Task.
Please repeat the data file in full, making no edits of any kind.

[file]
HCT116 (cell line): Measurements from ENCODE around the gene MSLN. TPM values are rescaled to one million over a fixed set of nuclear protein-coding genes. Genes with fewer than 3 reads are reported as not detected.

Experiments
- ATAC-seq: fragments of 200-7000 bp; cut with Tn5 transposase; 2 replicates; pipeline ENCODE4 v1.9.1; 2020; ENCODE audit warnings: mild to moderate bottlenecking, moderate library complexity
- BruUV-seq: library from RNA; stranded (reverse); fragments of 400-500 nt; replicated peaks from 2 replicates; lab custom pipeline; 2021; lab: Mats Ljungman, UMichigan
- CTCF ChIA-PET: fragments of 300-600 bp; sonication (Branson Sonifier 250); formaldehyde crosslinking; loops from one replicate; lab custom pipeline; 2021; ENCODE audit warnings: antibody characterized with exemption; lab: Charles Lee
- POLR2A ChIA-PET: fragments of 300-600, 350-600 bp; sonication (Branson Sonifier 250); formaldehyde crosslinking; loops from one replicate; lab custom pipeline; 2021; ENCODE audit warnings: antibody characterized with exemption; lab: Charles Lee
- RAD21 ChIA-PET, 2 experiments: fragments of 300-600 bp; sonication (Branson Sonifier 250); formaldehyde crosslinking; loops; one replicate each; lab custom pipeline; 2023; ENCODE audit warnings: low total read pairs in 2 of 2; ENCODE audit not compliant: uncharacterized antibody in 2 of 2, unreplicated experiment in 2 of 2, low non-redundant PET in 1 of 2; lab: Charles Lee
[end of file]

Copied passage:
HCT116 (cell line): Measurements from ENCODE around the gene MSLN. TPM values are rescaled to one million over a fixed set of nuclear protein-coding genes. Genes with fewer than 3 reads are reported as not detected.

Experiments
- ATAC-seq: fragments of 200-7000 bp; cut with Tn5 transposase; 2 replicates; pipeline ENCODE4 v1.9.1; 2020; ENCODE audit warnings: mild to moderate bottlenecking, moderate library complexity
- BruUV-seq: library from RNA; stranded (reverse); fragments of 400-500 nt; replicated peaks from 2 replicates; lab custom pipeline; 2021; lab: Mats Ljungman, UMichigan
- CTCF ChIA-PET: fragments of 300-600 bp; sonication (Branson Sonifier 250); formaldehyde crosslinking; loops from one replicate; lab custom pipeline; 2021; ENCODE audit warnings: antibody characterized with exemption; lab: Charles Lee
- POLR2A ChIA-PET: fragments of 300-600, 350-600 bp; sonication (Branson Sonifier 250); formaldehyde crosslinking; loops from one replicate; lab custom pipeline; 2021; ENCODE audit warnings: antibody characterized with exemption; lab: Charles Lee
- RAD21 ChIA-PET, 2 experiments: fragments of 300-600 bp; sonication (Branson Sonifier 250); formaldehyde crosslinking; loops; one replicate each; lab custom pipeline; 2023; ENCODE audit warnings: low total read pairs in 2 of 2; ENCODE audit not compliant: uncharacterized antibody in 2 of 2, unreplicated experiment in 2 of 2, low non-redundant PET in 1 of 2; lab: Charles Lee